Springer Science & Business Media, Mar 2, 2009 - Science - 461 pages
"An elegantly written, introductory overview of the field, with a near perfect choice of what to include and what not, enlivened in places by historical tidbits and made eminently readable throughout by crisp language. It has succeeded in doing the near-impossible—it has made a subject which is generally inhospitable to nonspecialists because of its ‘family jargon’ appear nonintimidating even to a beginning graduate student."
—The Journal of the Indian Institute of Science
"The book under review gives a comprehensive treatment of basically everything in mathematics that can be named multivalued/set-valued analysis. It includes...results with many historical comments giving the reader a sound perspective to look at the subject...The book is highly recommended for mathematicians and graduate students who will find here a very comprehensive treatment of set-valued analysis."
"I recommend this book as one to dig into with considerable pleasure when one already knows the subject...‘Set-Valued Analysis’ goes a long way toward providing a much needed basic resource on the subject."
—Bulletin of the American Mathematical Society
"This book provides a thorough introduction to multivalued or set-valued analysis...Examples in many branches of mathematics, given in the introduction, prevail [upon] the reader the indispensability [of dealing] with sequences of sets and set-valued maps...The style is lively and vigorous, the relevant historical comments and suggestive overviews increase the interest for this work...Graduate students and mathematicians of every persuasion will welcome this unparalleled guide to set-valued analysis."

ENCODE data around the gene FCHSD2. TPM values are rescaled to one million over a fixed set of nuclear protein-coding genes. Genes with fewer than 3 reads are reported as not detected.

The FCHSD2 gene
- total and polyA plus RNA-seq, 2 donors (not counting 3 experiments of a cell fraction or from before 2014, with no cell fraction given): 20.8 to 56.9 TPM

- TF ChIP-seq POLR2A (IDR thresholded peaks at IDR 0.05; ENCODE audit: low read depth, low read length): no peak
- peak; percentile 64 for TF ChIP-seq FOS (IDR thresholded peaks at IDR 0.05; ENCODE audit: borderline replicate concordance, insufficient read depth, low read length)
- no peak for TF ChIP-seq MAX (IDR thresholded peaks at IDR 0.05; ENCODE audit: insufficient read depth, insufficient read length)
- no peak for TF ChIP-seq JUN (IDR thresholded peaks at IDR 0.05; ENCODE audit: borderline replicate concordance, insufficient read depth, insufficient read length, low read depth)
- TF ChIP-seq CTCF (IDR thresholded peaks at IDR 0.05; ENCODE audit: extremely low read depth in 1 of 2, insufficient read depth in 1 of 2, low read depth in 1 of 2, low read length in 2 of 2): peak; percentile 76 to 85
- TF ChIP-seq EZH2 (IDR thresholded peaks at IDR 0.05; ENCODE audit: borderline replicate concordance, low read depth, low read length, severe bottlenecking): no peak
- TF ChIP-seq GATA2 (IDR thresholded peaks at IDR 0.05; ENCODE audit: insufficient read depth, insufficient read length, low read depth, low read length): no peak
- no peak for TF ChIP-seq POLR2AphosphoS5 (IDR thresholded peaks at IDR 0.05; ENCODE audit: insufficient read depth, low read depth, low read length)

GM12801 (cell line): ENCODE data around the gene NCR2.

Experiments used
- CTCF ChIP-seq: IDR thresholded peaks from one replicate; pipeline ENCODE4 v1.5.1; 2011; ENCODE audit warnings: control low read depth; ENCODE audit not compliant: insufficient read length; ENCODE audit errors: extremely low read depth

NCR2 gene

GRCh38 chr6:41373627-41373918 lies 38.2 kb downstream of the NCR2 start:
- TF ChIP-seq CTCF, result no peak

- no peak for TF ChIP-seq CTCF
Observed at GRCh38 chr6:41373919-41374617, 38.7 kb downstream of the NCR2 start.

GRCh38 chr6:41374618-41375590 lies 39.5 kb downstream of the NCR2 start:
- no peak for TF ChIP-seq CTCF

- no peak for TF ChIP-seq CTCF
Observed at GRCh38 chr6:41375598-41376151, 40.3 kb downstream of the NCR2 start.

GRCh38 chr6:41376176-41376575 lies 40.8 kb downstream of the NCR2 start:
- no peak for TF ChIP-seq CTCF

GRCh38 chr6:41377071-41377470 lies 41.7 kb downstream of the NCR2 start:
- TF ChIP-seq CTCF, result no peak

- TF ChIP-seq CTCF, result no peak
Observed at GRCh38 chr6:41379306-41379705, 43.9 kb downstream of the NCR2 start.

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These set- valued analogues have been introduced by Painleve in 1902 under
the names of upper and lower limits of sets. ... We shall call them simply lower
and upper limits: The lower limit of a sequence of subsets Kn is the set of limits of
Figure 1.1: Example of Upper and Lower Limits of Sets Lower and upper limits
are obviously closed. ... Any decreasing sequence of subsets Kn has a limit,
which is the intersection of their closures: if Kn C Km when n > m, then Limn->oo^
i.e., of limits of subsequences xn> € Kni. The upper limit is also equal to the
subset of cluster points of "approximate" sequences satisfying: Ve>0, 3N(e) such
that V n > N(e), xn € B(Kn,e) Remark — Replacing the balls of a metric space by ...
1.1.4 Convex Hull of Limits Since the distance function to a subset of a normed
space is convex if and only if this subset is convex, we infer that the lower limit of
a ... It is useful to have a characterization of the closed convex hull of upper limit.
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